Windows 7 : Developing Applications with Enhanced Security - CREATING AN APPLICATION WITH ENHANCED SECURITY (part 2) - Developing for Security Roles

2/10/2014 3:04:32 AM

2.2. Developing for Security Roles

Role-Based Security asks the question of whether some entity (a user, the system, a program) is in a particular role. If it's in that role, the entity can likely access a system resource or application feature safely. The concept of a role is different from something more absolute like a group. When you're a member of a group, you have the same access whether you access the system from a local machine or the Internet. A role does include the idea of group membership, but this is membership based on the environment — the kind of access requested in a given situation from a specific location. An entity's security role changes, rather than being absolute. The following sections describe how to check a user's role based on the evidence presented by the application's current domain.

2.2.1. Configuring the Security Role Example

This example begins with a Windows Forms application. You add a Test button (btnTest). In addition, you need to add the following using statements:

using System.Security.Principal;
using System.Threading;

2.2.2. Creating the Security Role Example Code

It may surprise you to learn how many roles a particular user fulfills at any given time. The example in this section obtains the identity of the current user — the one logged in to the system. It then discovers the roles that the user fulfills. Listing 3 shows the code required for this example.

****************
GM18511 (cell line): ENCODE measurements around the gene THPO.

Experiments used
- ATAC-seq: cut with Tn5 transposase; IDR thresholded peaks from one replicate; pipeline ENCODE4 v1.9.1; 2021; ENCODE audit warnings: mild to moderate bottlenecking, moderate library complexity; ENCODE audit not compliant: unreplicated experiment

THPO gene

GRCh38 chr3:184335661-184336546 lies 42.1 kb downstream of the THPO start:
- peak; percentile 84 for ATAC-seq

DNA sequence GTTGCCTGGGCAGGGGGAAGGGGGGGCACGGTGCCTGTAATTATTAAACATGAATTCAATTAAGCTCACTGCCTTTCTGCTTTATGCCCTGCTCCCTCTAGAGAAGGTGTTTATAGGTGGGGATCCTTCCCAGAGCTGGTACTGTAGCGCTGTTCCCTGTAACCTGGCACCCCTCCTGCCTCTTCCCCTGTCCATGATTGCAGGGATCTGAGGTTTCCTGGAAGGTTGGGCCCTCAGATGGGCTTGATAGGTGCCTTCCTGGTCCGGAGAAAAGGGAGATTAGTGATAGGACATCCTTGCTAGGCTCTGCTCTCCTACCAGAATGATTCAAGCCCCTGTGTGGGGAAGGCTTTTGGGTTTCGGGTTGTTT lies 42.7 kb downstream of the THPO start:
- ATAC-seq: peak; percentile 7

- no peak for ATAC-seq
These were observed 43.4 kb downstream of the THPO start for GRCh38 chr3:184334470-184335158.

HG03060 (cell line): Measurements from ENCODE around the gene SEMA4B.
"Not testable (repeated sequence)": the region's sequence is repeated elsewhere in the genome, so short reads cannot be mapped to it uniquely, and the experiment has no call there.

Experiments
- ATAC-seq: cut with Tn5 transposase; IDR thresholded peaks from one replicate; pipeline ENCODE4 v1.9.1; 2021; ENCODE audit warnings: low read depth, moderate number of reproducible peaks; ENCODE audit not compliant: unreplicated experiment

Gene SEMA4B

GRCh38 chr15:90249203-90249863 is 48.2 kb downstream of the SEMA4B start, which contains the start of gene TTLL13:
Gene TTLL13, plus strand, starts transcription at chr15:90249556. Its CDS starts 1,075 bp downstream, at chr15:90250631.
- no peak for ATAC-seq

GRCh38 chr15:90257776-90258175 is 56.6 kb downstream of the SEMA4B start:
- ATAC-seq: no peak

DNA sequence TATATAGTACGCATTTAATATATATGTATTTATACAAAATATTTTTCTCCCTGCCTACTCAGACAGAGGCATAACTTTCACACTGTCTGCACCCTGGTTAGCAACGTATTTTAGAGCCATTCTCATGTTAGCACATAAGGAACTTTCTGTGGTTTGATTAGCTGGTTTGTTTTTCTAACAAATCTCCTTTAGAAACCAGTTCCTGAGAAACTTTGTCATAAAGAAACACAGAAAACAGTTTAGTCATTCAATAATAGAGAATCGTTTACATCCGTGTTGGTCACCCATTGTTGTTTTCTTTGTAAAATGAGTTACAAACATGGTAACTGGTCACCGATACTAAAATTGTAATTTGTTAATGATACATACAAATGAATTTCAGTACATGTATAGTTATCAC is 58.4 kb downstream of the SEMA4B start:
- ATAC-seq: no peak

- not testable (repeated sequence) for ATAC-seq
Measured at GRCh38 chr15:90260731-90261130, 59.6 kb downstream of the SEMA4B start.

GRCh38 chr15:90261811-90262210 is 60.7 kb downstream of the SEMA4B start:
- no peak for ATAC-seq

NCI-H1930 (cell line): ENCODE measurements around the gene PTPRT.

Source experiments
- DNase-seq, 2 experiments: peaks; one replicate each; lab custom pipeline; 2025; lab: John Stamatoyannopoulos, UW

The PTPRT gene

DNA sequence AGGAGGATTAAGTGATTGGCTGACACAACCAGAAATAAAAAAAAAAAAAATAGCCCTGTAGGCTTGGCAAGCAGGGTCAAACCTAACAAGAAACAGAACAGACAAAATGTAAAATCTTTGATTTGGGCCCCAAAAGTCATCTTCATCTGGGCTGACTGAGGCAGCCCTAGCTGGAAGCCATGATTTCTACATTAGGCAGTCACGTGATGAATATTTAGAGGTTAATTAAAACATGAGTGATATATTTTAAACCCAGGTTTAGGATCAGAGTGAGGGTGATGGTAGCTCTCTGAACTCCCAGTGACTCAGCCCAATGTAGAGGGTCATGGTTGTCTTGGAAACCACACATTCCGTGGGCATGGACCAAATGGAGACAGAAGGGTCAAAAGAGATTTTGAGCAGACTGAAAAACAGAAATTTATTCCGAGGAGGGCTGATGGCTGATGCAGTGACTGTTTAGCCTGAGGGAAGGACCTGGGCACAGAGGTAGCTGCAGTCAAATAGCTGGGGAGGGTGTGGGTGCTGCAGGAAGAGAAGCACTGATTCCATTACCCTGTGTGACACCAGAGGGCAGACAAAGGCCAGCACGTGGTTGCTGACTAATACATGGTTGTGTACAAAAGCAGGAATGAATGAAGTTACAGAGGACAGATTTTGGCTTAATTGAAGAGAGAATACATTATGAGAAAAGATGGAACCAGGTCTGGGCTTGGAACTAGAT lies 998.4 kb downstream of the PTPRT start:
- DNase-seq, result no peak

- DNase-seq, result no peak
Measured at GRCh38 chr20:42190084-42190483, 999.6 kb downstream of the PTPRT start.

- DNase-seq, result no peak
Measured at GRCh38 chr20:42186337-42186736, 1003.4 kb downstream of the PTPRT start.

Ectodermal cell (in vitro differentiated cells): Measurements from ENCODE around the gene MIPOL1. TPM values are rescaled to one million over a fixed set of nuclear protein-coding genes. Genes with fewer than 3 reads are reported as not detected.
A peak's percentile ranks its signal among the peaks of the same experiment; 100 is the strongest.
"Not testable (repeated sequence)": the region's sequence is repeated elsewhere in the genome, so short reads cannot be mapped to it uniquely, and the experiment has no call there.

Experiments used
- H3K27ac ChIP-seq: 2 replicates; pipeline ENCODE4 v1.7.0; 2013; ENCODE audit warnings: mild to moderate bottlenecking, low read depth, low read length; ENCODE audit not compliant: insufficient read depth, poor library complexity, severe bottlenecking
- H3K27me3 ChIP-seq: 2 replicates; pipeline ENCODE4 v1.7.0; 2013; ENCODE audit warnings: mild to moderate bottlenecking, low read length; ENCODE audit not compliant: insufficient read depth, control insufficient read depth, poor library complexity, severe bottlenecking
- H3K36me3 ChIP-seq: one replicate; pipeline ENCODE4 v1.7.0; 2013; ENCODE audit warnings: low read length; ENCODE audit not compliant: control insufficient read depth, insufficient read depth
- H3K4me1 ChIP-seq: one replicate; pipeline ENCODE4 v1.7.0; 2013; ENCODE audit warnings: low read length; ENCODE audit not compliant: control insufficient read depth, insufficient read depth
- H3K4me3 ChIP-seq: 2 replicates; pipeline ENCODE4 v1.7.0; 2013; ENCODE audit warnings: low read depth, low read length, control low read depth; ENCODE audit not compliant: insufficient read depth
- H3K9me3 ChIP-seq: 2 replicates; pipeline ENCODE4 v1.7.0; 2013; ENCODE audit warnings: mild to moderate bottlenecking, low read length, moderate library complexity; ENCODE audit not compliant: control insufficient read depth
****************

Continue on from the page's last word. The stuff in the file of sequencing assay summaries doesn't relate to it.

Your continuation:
Example 3. Using the IsInRole() method
private void btnTest_Click(object sender, System.EventArgs e)
WindowsPrincipal MyPrincipal; // The role we want to check.
AppDomain MyDomain; // The current domain.
StringBuilder Output; // Example output data.
Array RoleTypes; // Standard role types.

// Set the principal policy for this application.
MyDomain = Thread.GetDomain();

// Get the role and other security information for the current
// user.
MyPrincipal = (WindowsPrincipal)Thread.CurrentPrincipal;

// Get the user name.
Output = new StringBuilder();
Output.Append("Name: " + MyPrincipal.Identity.Name);

// Get the authentication type.
Output.Append("\r\nAuthentication: " +


// Create an array of built-in role types.
RoleTypes = Enum.GetValues(typeof(WindowsBuiltInRole));

// Check the user's role.
foreach(WindowsBuiltInRole Role in RoleTypes)

// Store the role name.
if (Role.ToString().Length <= 5)
Output.Append("\r\n" + Role.ToString() + ":\t\t");
Output.Append("\r\n" + Role.ToString() + ":\t");

// Store the role value.


// Output the result.
"User Role Values",

The code begins by obtaining the domain for the current thread. . The program executes in an application domain, and we can obtain information about that domain. In this case, the code sets the security policy for this domain equal to the same policy used by Windows. The application is now executing with the same policy that the user has when working with Windows. You could theoretically change that policy depending on conditions such as user location.

Now that the code has set the security policy for the thread, it uses that information to create a WindowsPrincipal object, MyPrincipal. This object knows all kinds of security information about the user. The code shows how you can obtain the user name and the method of authentication used.